That quote was the bright sunbeam illuminating a clear fact of life that I already knew deep down inside. It was the message sitting in the forefront of my mind, forcing me to view the situation for what it was and not for how I wanted it to be.
I can’t even tell you the countless amount of times that I have convinced myself that something would be different when circumstances changed—maybe he would change his mind about not wanting to be in a relationship if I slept with him, maybe he would treat me better once we were officially together, maybe he would eventually come to realize I was exactly what he was looking for if I kept chasing after him, maybe he did really like me and the fact that he was telling me in a variety of different ways that I need to have sex with him in order for him remain interested was a misunderstanding. But the reality is that under no circumstances have the stories that I have convinced myself to believe ever worked out for my benefit. Those people never turned into the knight in shining armor that I was longing for, they didn’t suddenly change their minds. They didn’t change their behavior and give me everything I thought that they would. The only end result from me seeing things for how I wanted them to be instead of for how they were was that I ended up disappointed and hurt, I ended up with the tear-streaked cheeks, the puffy eyes, and the aching heart, wondering how I missed the signs that were written all over the wall from the very start.
I guess that what I have learned is that people have always shown me who they were. Every ending could have been predicted, but it was my choice to try and rewrite it. It was my choice to convince myself that time and circumstances would change things, but people seldom change, and if they do, it is because they want to, not because you want them to.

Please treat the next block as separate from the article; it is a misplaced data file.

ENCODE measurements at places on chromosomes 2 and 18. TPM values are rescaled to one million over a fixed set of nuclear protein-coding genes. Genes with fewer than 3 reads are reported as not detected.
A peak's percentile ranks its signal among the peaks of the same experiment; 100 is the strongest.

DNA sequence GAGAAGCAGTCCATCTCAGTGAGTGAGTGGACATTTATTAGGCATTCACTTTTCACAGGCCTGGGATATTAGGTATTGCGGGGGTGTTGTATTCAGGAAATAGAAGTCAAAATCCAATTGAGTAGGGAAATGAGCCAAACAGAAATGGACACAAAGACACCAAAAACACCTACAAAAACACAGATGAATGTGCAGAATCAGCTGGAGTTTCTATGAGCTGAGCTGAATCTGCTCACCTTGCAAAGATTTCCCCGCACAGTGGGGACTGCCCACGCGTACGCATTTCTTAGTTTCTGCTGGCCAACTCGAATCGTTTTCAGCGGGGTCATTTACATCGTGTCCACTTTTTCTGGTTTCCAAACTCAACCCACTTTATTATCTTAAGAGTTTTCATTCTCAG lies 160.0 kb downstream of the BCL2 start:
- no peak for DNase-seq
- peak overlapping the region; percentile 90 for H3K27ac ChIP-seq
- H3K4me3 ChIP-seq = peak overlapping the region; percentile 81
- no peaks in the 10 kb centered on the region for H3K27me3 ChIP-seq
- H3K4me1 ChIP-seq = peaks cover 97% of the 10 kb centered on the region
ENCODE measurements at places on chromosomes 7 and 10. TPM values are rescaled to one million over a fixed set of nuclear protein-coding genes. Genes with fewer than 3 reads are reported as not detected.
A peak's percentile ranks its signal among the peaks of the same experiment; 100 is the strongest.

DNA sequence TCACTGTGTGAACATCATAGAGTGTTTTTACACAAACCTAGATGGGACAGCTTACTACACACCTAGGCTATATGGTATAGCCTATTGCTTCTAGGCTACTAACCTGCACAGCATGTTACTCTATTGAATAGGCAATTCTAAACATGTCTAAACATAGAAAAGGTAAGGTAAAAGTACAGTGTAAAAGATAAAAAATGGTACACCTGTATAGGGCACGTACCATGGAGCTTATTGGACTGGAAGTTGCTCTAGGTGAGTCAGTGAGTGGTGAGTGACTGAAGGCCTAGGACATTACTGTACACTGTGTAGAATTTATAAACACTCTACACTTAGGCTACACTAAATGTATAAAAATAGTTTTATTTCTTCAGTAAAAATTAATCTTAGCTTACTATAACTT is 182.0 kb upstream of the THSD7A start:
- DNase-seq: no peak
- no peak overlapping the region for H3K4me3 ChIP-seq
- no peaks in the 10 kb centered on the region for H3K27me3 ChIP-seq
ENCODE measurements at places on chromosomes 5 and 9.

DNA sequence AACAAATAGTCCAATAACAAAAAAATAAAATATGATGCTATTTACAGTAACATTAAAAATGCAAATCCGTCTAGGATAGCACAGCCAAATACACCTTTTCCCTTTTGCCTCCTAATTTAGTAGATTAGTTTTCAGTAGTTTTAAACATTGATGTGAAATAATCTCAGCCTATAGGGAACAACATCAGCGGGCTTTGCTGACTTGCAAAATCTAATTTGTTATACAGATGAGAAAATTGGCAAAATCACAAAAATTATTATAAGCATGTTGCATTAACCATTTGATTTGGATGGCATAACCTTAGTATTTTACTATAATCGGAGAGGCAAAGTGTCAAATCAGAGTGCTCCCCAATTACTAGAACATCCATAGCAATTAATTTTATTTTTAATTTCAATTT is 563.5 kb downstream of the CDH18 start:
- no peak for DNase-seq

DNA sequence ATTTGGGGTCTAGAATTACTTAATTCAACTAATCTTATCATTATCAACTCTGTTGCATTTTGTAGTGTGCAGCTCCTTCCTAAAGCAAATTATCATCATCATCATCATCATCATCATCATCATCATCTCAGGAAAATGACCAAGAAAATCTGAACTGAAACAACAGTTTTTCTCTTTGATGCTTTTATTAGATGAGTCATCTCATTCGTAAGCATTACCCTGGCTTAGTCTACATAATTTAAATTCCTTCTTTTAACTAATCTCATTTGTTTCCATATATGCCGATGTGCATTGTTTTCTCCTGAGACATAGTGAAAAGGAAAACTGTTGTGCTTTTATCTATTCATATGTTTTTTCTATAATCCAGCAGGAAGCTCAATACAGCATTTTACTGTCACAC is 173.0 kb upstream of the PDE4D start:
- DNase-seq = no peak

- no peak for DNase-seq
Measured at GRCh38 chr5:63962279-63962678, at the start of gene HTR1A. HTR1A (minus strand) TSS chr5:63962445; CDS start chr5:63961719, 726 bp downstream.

I realized within that moment that I respected and loved myself more than I had ever before, and that I wasn’t willing to hurt myself, accept less than what I deserved, or to compromise my values and my self-worth to try and rewrite an inevitable ending. I didn’t need to do that anymore. I had grown to a point where I could allow myself to be disappointed that this person that I had felt hopeful about was not the person I thought that he was. I could feel disappointed that this was just another unsuccessful love story, but I could feel so proud that I was able to see things for what they were, that I was able to maintain my worth, and that I was able to walk away knowing that this was a test passed, that this was just the closing of one door that could only lead to the opening of a new one.
If I have learned anything, it is to not ignore the red flags, the writing on the wall, and the clear smoke signaling danger—ignoring the signs or convincing yourself that things are different than what they actually are doesn’t change the reality of the situation. The only truth left is that when people show you who they are, you need to believe them the first time.